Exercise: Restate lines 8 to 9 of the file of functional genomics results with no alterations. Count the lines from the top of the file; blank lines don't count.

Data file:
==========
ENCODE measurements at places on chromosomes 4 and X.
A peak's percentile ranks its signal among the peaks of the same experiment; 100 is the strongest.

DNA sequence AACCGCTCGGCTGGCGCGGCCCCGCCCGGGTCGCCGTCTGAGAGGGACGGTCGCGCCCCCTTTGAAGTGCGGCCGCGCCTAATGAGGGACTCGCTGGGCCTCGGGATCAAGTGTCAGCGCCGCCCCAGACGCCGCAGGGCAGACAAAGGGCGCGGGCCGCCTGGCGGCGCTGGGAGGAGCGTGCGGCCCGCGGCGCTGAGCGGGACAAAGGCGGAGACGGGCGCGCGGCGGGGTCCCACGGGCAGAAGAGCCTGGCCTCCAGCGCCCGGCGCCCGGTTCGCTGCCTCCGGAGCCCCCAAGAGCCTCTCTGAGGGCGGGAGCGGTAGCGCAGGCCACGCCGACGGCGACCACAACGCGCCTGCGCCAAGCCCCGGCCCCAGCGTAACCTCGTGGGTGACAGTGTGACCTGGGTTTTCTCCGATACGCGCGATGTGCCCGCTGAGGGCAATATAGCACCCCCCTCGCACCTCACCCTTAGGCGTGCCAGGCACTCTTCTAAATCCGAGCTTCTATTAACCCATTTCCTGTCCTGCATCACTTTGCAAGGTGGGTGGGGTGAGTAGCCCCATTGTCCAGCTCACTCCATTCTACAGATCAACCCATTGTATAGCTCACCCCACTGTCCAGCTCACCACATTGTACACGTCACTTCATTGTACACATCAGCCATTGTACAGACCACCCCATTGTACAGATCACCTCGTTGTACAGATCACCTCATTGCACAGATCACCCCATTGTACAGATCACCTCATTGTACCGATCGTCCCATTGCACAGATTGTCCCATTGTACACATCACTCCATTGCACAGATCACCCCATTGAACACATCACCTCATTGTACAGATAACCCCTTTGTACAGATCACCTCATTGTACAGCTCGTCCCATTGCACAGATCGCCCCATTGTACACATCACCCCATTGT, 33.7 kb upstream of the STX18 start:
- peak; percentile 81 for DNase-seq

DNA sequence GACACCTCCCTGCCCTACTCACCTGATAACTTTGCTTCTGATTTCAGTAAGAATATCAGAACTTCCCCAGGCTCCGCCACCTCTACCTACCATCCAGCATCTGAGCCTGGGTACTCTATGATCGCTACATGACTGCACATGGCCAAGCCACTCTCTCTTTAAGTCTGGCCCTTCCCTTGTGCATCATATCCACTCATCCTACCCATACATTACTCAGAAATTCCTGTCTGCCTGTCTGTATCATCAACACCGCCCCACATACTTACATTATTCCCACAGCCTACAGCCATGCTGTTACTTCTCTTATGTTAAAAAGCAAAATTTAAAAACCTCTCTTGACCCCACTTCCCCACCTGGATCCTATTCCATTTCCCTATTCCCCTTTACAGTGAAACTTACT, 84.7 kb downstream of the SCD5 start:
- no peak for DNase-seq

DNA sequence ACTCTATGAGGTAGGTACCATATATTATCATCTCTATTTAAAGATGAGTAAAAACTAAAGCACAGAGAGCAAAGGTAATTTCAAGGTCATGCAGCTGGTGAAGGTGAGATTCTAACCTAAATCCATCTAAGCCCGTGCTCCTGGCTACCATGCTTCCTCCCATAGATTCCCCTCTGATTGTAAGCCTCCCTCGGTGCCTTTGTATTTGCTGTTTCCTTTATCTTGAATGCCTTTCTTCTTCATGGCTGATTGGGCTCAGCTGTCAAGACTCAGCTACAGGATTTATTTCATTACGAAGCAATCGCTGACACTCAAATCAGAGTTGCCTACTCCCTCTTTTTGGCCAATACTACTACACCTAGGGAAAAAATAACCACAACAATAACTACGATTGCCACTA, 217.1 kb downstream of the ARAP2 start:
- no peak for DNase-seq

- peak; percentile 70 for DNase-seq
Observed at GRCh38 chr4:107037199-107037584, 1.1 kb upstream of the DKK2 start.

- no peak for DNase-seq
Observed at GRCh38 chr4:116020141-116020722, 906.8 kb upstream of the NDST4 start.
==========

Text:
- no peak for DNase-seq

- peak; percentile 70 for DNase-seq